Can I Carry Your Bags?
By Martin Johnson
In nearly 25 years as a sports journalist for the Independent, Daily Telegraph, and The Sunday Times, Martin Johnson has covered sporting events all over the world, including cricket and tennis in Australia, golf in America, Formula One in Kuala Lumpur, boxing in Cairo, petanque in Gran Canaria, beach volleyball in Brazil, Olympics in Sydney, football in China, and rugby in South Africa. Sounds like a nice job? You must be joking. Get the true story from sports journalism's equivalent of Victor Meldrew. Ever tried to get a phone call out of Nagpur? Make contact with the office from Norfolk Island? Trudged several miles up a Japanese mountain to watch Britain's No 1 woman skier plough straight through the first gate? Attempted to write a semi-coherent report after a night out with Ian Botham? Nearly frozen to death at a cricket match in New Zealand? Been hi-jacked in Moscow by a drunken Russian? It's hell out there, says Martin, who makes out his case for a life of hardship, deprivation, and a breathless dedication to duty in the face of overwhelming odds. Frankly, however, we still think it reads more like the Life of Riley.
Cobras in the Rough
By Grant Gordon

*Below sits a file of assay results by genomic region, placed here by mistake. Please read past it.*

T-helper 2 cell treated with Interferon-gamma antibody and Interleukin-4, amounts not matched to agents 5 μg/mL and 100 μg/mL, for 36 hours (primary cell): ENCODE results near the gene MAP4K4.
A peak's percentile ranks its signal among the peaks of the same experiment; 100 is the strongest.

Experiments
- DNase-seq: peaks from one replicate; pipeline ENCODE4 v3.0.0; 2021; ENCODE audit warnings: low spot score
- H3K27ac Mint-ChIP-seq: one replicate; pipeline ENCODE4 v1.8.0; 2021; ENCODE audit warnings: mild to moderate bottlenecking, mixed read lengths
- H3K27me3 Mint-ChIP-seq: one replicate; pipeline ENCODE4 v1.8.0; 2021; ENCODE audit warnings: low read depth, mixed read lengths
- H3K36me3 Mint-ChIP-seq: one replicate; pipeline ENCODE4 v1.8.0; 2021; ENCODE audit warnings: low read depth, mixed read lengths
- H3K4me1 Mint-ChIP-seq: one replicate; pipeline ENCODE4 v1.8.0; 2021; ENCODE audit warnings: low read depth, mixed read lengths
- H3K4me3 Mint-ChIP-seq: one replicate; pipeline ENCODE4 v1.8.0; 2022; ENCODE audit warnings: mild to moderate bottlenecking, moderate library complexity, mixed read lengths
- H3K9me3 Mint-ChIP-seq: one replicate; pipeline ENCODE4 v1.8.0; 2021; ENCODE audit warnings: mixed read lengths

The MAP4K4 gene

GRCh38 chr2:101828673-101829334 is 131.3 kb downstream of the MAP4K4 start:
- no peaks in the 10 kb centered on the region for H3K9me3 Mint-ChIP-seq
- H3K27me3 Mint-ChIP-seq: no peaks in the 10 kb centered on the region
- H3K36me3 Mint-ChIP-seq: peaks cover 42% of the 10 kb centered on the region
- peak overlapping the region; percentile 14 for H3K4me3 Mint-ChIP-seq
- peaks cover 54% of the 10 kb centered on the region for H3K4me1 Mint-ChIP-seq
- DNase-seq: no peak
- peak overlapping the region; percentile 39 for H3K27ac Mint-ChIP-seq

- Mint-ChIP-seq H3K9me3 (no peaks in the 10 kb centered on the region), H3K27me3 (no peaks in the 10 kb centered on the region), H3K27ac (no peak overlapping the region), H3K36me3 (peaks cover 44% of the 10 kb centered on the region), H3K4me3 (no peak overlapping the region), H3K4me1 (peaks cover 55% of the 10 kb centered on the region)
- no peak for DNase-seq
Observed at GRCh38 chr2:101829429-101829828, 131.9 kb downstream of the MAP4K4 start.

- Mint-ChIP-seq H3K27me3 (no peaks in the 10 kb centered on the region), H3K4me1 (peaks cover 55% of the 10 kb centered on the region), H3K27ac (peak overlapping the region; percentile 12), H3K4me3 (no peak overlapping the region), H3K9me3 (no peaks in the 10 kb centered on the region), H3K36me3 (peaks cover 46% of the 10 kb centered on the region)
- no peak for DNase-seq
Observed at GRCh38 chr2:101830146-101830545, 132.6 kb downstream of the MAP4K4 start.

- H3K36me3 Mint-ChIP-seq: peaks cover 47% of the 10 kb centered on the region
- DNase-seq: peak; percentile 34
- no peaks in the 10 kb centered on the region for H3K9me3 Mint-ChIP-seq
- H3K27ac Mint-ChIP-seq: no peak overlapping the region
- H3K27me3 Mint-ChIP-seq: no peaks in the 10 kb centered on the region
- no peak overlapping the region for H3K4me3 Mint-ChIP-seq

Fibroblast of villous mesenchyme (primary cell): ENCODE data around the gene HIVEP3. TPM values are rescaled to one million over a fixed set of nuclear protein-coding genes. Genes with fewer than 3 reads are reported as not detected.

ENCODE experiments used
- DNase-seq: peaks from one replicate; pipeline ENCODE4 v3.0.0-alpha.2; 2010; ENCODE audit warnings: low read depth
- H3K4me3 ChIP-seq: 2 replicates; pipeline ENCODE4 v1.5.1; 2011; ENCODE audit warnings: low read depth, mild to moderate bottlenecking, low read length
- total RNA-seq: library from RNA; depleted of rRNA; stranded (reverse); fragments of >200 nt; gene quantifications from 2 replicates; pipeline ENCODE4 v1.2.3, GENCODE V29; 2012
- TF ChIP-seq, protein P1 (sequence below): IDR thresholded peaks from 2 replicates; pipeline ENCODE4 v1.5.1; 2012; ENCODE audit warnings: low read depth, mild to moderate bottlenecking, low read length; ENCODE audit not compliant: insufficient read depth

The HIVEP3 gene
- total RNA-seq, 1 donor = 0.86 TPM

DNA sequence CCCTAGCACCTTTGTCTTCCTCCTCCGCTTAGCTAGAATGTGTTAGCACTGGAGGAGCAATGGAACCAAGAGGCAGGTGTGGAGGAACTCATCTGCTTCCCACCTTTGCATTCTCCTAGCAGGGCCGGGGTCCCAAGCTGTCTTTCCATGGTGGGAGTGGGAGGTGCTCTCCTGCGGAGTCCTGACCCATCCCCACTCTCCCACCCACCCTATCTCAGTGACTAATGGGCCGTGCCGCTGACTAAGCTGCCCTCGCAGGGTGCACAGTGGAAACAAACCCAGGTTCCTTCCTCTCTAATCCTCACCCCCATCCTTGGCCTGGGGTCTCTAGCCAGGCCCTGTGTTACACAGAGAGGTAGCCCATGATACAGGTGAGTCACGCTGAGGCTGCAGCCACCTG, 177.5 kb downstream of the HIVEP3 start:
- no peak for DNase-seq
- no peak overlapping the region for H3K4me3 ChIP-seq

When his father dies suddenly, Grant Gordon's life descends into freefall. Having long harboured an obsession with the British in India, and in particular what they did for recreation, Grant goes to find the golf courses the British built during the Raj and decides to play them.Along the way, he has a golf lesson on the highest golf course in the world, in the mountains of Kashmir; negotiates cobras, peacocks and monkeys in Delhi - on a course moulded by the British around the ruins of a Mughal emperor's palace; has a round with Indian Army colonels in the shadow of Everest; gets drenched several times over on the wettest golf course on Earth; and searches on Tiger Hill for Darjeeling's lost British golf course. In Agra he tees off in full view of the Taj Mahal, while in Lucknow, the ghosts of the famous siege during the 1857 Mutiny seem to affect his swing. Throughout, he is faced with the challenge of getting his golf clubs to increasingly obscure locations, using an array of quirky transport.As Grant travels across India, he slowly begins to understand the relationship he had with his father. Cobras in the Rough is a book about golf but also about fathers and sons, and the ways in which they follow, or refuse to follow, in each other's footsteps.